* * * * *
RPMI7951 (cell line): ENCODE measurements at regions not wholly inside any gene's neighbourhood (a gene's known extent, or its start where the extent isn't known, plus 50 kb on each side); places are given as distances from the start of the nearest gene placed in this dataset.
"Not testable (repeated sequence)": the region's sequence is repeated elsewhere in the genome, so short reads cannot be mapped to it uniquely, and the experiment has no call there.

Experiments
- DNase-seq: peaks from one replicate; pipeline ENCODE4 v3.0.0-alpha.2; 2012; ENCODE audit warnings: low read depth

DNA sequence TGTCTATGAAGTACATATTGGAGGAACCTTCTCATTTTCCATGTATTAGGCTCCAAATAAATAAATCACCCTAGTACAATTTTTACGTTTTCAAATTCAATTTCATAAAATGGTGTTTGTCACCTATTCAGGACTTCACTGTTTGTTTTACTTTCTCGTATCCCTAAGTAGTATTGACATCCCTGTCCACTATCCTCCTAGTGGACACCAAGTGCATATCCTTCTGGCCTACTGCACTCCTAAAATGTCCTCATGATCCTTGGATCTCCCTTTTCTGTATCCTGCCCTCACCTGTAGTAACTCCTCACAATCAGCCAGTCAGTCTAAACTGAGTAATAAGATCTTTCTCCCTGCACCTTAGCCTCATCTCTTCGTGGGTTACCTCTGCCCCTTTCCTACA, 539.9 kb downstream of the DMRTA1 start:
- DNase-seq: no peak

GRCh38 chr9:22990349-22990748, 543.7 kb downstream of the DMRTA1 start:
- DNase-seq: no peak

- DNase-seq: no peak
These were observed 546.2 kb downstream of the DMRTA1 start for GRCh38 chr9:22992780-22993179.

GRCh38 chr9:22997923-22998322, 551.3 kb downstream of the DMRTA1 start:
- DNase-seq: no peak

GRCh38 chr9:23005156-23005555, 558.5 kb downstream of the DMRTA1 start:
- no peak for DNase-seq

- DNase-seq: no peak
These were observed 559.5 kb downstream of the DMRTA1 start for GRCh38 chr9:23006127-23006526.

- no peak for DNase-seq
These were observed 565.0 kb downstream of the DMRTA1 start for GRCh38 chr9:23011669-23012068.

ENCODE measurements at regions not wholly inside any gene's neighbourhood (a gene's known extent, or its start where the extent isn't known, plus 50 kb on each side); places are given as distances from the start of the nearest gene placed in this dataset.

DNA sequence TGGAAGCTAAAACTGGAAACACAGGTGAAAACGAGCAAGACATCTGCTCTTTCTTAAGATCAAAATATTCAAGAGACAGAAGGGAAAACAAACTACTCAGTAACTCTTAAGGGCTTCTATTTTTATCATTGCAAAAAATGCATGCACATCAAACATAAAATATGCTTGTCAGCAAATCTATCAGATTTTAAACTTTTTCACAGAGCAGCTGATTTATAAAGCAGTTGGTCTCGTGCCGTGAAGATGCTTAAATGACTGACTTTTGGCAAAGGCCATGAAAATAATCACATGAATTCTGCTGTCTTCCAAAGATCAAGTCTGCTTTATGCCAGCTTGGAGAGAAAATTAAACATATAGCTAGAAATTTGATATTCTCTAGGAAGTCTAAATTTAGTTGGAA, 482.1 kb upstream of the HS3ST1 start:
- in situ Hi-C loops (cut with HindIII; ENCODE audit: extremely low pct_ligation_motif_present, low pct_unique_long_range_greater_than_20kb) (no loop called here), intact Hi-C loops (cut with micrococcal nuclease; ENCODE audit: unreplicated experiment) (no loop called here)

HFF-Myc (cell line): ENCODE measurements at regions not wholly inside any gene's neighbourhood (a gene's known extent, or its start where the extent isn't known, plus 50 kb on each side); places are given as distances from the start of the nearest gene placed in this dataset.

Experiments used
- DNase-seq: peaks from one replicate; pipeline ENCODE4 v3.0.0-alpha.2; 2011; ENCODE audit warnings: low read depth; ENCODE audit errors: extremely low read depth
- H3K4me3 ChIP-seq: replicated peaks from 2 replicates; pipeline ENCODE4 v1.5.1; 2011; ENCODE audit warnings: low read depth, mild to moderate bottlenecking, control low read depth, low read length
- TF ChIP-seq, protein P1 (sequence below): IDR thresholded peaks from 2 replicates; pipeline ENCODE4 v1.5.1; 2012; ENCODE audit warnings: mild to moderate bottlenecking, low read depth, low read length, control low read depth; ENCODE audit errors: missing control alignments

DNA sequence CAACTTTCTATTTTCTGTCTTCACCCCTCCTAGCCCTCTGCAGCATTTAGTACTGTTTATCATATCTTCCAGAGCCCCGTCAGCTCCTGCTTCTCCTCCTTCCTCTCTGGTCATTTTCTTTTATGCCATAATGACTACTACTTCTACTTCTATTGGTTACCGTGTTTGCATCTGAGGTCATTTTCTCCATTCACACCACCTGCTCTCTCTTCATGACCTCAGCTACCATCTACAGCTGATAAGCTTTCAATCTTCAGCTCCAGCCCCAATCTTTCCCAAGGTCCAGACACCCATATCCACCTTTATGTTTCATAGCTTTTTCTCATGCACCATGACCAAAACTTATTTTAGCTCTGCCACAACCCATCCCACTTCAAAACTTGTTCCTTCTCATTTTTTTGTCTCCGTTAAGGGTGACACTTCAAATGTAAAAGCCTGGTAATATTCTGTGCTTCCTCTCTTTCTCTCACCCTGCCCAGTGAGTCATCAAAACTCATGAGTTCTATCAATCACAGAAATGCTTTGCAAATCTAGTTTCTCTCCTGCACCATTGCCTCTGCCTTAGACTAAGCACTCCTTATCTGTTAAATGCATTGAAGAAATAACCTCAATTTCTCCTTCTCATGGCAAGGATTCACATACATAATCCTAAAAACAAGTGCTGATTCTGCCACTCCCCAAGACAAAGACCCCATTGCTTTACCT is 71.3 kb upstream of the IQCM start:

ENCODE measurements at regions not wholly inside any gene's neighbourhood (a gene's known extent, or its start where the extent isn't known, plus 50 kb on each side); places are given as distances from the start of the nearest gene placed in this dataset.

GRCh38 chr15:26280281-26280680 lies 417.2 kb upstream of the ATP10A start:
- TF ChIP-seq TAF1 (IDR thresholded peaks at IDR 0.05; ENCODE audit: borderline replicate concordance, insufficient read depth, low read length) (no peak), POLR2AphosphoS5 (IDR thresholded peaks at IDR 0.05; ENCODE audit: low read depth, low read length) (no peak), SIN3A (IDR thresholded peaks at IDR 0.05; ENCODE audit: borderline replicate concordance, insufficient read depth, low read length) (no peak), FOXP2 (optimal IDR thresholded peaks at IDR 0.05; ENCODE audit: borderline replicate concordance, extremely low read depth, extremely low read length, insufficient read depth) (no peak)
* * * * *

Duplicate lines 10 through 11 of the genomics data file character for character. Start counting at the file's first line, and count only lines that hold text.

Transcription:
These were observed 546.2 kb downstream of the DMRTA1 start for GRCh38 chr9:22992780-22993179.

GRCh38 chr9:22997923-22998322, 551.3 kb downstream of the DMRTA1 start: